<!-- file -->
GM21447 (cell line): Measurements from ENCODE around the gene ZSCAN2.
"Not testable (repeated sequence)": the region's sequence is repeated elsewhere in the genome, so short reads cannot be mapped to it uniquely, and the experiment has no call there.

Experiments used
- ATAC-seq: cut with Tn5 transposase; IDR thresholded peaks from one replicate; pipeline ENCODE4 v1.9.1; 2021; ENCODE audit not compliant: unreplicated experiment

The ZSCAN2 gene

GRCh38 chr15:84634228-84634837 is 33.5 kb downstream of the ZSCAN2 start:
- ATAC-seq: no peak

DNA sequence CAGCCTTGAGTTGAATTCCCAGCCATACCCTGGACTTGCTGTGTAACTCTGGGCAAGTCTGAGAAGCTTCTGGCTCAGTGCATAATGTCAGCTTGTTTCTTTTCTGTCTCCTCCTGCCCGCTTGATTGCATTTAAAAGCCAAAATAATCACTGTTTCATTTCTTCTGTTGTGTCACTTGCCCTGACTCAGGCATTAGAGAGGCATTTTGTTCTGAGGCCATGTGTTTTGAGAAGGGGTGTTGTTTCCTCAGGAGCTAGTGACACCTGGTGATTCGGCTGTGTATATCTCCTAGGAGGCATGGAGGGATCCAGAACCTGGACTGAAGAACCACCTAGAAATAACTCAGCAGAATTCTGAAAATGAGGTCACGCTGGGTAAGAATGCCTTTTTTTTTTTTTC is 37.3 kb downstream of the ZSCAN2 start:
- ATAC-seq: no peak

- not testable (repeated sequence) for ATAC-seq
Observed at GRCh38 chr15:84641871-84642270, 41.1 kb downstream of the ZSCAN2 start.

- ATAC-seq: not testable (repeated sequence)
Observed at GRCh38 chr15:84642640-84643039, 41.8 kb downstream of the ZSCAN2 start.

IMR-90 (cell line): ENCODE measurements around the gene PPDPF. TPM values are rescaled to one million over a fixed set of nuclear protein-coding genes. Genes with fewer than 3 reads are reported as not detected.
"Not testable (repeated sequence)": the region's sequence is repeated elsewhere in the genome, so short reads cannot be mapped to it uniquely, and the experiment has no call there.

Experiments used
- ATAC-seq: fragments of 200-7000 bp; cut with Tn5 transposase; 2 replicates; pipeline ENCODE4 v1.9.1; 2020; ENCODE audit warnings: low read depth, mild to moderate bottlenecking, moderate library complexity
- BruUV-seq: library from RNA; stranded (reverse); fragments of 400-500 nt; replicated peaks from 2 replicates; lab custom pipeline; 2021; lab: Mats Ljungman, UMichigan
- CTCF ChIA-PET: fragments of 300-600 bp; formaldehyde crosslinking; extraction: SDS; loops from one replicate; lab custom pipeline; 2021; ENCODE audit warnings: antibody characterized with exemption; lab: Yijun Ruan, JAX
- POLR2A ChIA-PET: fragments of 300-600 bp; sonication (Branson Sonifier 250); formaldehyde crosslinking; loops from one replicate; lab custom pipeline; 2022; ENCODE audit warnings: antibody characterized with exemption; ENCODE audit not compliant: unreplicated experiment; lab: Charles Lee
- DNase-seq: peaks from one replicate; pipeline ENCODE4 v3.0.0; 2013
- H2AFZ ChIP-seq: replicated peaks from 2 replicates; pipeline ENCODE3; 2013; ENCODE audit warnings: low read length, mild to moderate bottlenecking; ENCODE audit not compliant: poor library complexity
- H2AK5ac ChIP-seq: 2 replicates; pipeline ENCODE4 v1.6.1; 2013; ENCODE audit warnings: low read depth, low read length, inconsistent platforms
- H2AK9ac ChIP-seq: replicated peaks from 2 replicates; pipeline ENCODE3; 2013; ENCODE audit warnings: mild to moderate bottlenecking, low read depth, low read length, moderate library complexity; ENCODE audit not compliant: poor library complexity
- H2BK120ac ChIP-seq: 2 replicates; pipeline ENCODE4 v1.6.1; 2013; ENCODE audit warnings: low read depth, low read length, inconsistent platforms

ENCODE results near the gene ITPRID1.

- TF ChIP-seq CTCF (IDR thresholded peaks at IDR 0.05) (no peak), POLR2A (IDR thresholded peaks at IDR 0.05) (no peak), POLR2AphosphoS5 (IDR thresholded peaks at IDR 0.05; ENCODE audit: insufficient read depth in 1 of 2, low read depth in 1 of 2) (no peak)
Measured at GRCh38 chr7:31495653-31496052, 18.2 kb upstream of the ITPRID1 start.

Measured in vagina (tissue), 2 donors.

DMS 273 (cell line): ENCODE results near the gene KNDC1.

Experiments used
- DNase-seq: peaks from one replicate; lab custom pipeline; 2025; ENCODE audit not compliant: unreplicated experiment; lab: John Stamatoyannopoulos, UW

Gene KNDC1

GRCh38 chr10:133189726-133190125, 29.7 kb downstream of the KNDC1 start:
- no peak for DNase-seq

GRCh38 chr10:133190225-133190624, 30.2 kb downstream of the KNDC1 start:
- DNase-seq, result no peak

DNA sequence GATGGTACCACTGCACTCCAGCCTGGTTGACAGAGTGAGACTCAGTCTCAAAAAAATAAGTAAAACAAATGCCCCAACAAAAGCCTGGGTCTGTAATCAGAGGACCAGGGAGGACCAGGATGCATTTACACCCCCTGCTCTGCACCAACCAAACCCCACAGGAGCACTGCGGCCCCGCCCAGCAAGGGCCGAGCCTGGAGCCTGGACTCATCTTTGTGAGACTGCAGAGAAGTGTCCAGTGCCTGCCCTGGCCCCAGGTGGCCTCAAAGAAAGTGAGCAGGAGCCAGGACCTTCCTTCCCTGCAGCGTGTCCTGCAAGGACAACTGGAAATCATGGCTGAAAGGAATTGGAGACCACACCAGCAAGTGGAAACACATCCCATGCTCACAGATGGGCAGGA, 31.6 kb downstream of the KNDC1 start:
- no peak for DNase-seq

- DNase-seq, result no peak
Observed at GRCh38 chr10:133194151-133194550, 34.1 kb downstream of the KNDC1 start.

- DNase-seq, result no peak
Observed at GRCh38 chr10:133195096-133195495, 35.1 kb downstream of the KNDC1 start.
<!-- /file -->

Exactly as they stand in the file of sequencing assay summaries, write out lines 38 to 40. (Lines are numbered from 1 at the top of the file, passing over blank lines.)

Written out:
DNA sequence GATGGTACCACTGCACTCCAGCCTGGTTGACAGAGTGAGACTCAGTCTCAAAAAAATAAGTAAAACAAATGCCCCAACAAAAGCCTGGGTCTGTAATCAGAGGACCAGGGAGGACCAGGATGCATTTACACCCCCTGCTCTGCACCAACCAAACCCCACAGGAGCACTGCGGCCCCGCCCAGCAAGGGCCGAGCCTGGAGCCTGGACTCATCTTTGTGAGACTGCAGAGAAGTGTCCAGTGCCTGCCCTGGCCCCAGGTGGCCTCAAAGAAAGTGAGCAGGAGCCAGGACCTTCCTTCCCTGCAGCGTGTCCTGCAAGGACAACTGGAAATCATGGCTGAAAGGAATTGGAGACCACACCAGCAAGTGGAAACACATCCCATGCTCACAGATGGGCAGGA, 31.6 kb downstream of the KNDC1 start:
- no peak for DNase-seq

- DNase-seq, result no peak